Cyberbullying is a type of bullying that occurs using information technology to harass or intimidate others. Cyberbullying includes sending or posting harmful text messages, emails, images, video, and online posts. Cyberbullying can cause psychological harm to adolescents generally resulting in poor school performance and lower self-esteem. Cyberbullying has been associated with depression, suicidal thoughts, and suicide attempts. Cyberbullying can occur at any time of the day or night.
Cyberbullying is usually anonymous and one does not need to even know the person targeted in order to harass them online. Cyberbullying has been a growing problem but efforts are being made to try and stop this behavior from continuing. Cyberbullying laws have been passed throughout many different countries and states within countries to help control this type of behavior. Cyberbullying laws will be discussed below along with their pros and cons for fighting cyberbullying behaviors online.
A common way that anti-cyberbullying laws are enforced is through the criminal law system because criminal offenses such as defamation, harassment, stalking, indecent communication, threatening violence against another person is illegal and even if done over the Internet is still punishable by law. Cyberbullying laws can also be enforced through civil lawsuits such as defamation, tort (libel) and intentional infliction of emotional distress.
Cyberbullying has been getting a lot of attention from politicians trying to pass new laws in order to help control this problem with children today. Cyberbullying is an issue that our society will continue to deal with and many countries and states have attempted to implement deterrence in order to lessen or reduce cyberbullying activities in their communities with various types of criminal and civil punishments for those who continuously engage in cyberbullying behaviors.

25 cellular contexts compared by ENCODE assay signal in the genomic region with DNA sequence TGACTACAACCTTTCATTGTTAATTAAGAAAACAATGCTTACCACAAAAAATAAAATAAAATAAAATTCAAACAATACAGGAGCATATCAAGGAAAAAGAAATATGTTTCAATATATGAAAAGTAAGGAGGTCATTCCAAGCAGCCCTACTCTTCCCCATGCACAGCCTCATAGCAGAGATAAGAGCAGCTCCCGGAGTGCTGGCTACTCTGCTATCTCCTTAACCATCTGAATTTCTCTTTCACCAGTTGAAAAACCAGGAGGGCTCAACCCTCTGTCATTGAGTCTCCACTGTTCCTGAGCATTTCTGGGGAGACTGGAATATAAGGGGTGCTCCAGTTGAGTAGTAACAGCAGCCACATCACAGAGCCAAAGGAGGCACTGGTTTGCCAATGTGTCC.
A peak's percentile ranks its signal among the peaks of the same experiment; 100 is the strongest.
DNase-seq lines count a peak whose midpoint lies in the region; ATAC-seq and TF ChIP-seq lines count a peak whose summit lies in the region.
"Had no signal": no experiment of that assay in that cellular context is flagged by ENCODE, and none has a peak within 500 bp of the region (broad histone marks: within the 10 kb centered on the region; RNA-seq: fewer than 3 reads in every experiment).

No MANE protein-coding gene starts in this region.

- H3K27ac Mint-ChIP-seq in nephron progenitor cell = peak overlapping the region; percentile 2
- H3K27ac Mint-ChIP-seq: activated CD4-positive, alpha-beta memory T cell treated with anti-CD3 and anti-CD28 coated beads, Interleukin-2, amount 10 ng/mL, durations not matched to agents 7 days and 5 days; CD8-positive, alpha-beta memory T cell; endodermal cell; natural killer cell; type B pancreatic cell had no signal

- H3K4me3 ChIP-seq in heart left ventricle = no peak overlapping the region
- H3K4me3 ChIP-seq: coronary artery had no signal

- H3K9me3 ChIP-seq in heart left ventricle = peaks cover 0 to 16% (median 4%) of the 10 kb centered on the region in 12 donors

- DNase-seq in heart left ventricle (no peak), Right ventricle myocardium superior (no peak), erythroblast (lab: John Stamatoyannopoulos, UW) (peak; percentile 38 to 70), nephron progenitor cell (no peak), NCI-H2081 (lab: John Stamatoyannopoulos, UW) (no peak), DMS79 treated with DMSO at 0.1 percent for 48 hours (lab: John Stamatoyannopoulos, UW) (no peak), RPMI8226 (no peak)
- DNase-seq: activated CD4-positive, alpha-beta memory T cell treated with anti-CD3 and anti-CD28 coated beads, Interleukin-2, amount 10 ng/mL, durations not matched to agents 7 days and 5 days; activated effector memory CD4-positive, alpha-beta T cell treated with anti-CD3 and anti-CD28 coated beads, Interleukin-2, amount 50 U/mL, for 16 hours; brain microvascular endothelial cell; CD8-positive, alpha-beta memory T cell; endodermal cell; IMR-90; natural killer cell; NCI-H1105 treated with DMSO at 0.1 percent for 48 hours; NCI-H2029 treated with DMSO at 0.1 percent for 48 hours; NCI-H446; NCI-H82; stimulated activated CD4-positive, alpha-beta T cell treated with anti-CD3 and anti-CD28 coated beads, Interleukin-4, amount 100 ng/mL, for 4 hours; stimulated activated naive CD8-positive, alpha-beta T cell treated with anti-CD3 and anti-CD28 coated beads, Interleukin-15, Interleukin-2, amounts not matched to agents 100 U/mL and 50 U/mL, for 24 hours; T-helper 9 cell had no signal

Cyberbullies will think twice before engaging in these behaviors when they realize there are consequences for their harmful actions online toward others. Cyberbullying laws can be very effective when used correctly although some worry that this may infringe upon freedom of expression. Cyberbullying is not a new problem and laws were passed many years ago to help control and prevent these behaviors from continuing such as the “harmful to minors” law which prohibits pornography on the internet only if the content would offend a reasonable person applying community standards.
Cyberbullying has been enforced through criminal charges but it does not completely stop cyberbullies as they will constantly change their methodologies in order to avoid getting caught by authorities. Cyberbullies also do not care about how old you are because children as young as elementary school age have been known to engage in cyberbullying behaviors or those who bully others online who are much older than them.
Cyberbullies also do not care about gender, race, social status or economic background because they will try and bully anyone who is in the way of their intentions to intimidate and harm others online. Cyberbullying can have drastic effects on a person’s well-being offline especially if their privacy is invaded which has led to some committing suicide in order to escape from the constant harassment they faced due to cyberbullying. Cyberbullies may think it’s fun and games but it can cause serious harm psychologically and if continued for long periods of time without help it can even lead to death.